Book Review – Educated

Here Is A Brief Synopsis Of The Book Stole From Amazon:

Tara Westover wasn’t your garden variety college student. When the Holocaust was mentioned in a history class, she didn’t know what it was (no, really). That’s because she didn’t see the inside of a classroom until the age of seventeen. Public education was one of the many things her religious fanatic father was dubious of, believing it a means for the government to brainwash its gullible citizens, and her mother wasn’t diligent on the homeschooling front. If it wasn’t for a brother who managed to extricate himself from their isolated—and often dangerous–world, Westover might still be in rural Idaho, trying to survive her survivalist upbringing. It’s a miraculous story she tells in her memoir Educated. For those of us who took our educations for granted, who occasionally fell asleep in large lecture halls (and inconveniently small ones), it’s hard to grasp the level of grit—not to mention intellect—required to pull off what Westover did. But eventually earning a PhD from Cambridge University may have been the easy part, at least compared to what she had to sacrifice to attain it. The courage it took to make that sacrifice was the truest indicator of how far she’d come, and how much she’d learned. Educated is an inspiring reminder that knowledge is, indeed, power. –Erin Kodicek, Amazon Book Review

The review failed to mention the story of abuse the author suffered at the hands of her brother, making her achievements that much more incredible.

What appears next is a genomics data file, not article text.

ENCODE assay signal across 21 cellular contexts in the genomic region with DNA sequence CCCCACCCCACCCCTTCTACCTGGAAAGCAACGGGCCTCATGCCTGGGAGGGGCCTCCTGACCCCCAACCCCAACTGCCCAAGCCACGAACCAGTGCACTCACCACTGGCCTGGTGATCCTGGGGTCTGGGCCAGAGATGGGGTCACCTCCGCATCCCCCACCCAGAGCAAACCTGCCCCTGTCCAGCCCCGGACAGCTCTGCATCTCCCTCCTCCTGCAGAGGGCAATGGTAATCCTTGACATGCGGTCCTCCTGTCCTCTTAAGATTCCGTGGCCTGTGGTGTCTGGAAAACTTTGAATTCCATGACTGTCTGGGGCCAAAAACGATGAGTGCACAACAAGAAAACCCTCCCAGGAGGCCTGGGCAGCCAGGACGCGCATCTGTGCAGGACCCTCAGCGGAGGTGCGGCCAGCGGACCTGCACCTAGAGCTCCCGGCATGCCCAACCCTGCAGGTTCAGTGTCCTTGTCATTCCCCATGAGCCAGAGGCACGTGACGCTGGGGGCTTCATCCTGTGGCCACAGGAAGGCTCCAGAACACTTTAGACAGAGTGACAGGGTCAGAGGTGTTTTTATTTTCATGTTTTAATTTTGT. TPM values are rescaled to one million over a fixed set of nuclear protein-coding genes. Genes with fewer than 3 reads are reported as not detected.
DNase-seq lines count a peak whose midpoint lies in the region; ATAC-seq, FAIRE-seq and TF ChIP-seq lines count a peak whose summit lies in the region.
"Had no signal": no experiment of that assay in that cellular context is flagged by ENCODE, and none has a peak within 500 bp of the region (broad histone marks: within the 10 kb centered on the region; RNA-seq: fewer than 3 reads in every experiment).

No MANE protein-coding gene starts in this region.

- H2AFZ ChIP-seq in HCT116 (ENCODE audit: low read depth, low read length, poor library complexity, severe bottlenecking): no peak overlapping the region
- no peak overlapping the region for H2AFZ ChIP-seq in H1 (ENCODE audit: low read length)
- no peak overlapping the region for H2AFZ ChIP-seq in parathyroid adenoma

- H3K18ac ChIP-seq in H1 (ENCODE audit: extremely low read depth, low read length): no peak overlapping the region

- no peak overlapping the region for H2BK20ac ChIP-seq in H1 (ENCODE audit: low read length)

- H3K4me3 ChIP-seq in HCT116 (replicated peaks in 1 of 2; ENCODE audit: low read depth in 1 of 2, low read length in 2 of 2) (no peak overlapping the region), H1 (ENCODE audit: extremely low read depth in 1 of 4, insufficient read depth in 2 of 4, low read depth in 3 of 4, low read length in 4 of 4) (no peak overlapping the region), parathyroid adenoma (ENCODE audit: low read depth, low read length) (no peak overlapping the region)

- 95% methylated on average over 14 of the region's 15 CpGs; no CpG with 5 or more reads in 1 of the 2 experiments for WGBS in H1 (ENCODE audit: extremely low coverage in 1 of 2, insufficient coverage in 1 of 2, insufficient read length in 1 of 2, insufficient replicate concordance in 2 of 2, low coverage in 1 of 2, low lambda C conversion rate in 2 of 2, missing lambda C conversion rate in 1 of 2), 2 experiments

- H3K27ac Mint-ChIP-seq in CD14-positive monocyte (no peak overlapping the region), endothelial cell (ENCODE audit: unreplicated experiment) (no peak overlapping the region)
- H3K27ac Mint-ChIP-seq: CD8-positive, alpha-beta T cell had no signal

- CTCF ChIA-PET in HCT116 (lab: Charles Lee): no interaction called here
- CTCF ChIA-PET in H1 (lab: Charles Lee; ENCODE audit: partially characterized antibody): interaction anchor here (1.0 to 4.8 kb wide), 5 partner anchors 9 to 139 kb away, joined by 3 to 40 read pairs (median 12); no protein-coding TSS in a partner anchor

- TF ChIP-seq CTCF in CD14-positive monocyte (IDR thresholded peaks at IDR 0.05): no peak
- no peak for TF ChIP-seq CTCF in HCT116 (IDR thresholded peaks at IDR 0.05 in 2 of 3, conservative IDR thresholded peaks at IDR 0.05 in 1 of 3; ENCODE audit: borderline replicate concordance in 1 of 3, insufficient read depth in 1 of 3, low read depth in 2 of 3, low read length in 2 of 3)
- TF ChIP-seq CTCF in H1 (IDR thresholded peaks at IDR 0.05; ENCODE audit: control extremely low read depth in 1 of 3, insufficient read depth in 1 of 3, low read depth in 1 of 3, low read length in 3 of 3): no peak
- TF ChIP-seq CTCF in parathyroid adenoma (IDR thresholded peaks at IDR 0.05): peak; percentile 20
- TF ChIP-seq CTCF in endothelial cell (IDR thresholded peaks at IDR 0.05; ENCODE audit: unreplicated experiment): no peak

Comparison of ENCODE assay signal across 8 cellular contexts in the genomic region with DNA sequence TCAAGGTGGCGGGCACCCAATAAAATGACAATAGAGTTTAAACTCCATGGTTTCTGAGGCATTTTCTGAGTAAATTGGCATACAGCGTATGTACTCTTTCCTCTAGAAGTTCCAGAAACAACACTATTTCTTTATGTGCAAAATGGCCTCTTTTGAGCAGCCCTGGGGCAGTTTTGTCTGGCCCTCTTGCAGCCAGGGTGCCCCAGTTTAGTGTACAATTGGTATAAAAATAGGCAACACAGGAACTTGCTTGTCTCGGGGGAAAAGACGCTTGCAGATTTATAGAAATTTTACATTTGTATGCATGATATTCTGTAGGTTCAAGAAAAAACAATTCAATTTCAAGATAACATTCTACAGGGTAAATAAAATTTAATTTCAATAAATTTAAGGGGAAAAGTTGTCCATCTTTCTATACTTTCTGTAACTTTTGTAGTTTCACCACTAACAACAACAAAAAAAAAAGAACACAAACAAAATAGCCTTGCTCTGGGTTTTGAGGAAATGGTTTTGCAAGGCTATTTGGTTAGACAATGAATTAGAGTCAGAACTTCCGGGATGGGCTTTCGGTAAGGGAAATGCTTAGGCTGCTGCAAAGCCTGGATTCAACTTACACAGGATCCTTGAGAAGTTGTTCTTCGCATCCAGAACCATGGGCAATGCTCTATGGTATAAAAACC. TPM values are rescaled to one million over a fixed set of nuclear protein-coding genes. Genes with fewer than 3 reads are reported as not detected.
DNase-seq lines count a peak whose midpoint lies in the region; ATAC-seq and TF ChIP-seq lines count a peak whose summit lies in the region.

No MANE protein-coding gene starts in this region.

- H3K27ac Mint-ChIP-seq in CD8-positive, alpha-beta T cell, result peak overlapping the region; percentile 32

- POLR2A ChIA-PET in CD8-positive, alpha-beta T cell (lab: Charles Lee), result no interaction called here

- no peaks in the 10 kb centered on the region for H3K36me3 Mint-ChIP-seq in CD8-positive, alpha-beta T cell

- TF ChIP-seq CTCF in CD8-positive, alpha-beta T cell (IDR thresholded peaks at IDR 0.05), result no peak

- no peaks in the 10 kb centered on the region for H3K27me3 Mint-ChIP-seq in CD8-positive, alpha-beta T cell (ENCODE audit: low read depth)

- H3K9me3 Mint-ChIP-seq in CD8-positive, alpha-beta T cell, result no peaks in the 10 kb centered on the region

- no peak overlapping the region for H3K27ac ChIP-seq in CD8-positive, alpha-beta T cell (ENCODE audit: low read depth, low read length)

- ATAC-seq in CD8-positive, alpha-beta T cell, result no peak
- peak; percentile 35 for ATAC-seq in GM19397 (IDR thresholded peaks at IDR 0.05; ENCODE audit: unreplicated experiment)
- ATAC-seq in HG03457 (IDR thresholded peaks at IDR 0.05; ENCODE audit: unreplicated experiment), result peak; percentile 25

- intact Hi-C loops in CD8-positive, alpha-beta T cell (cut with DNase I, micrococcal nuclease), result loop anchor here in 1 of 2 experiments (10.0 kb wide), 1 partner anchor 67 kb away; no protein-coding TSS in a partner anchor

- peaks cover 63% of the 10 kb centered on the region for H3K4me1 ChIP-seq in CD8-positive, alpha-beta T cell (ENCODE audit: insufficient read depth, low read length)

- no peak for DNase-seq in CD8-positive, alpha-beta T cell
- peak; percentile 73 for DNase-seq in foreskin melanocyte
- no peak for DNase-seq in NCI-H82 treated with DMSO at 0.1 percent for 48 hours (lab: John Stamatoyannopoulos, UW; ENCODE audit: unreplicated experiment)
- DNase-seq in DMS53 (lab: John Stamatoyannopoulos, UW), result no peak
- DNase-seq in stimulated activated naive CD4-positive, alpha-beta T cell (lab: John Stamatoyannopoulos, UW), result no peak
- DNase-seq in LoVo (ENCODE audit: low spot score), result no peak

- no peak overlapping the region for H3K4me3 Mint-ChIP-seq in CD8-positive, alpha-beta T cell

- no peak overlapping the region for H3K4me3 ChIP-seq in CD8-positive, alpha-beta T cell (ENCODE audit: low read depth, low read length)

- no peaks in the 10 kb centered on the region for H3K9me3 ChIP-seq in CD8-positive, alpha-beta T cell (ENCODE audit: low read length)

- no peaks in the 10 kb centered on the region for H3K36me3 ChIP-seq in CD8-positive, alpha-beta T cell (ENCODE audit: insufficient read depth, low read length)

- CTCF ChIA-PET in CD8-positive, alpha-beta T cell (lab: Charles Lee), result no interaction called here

I’m glad I read this book and found what Tara Westover was able to achieve, in spite of her circumstance, pretty amazing. I did not find her to be the greatest story teller, which is not terribly surprising given that this is her first book but the story moved and I didn’t find it difficult to get through.

The book is a dark look into the effects mental health, extremist beliefs and abuse can take on the children exposed to it, it is also a testament to what the human spirit can overcome when we put our minds to it. I appreciated all the gray the book showed among difficult human relationships. Things are not always good or bad and right or wrong. We can love those that hurt us, we can remain loyal to those that don’t deserve it and we can have beautiful moments among the ugly ones especially when it comes to family dynamic. The book really highlighted this for me and I imagine it took a lot of courage to write.

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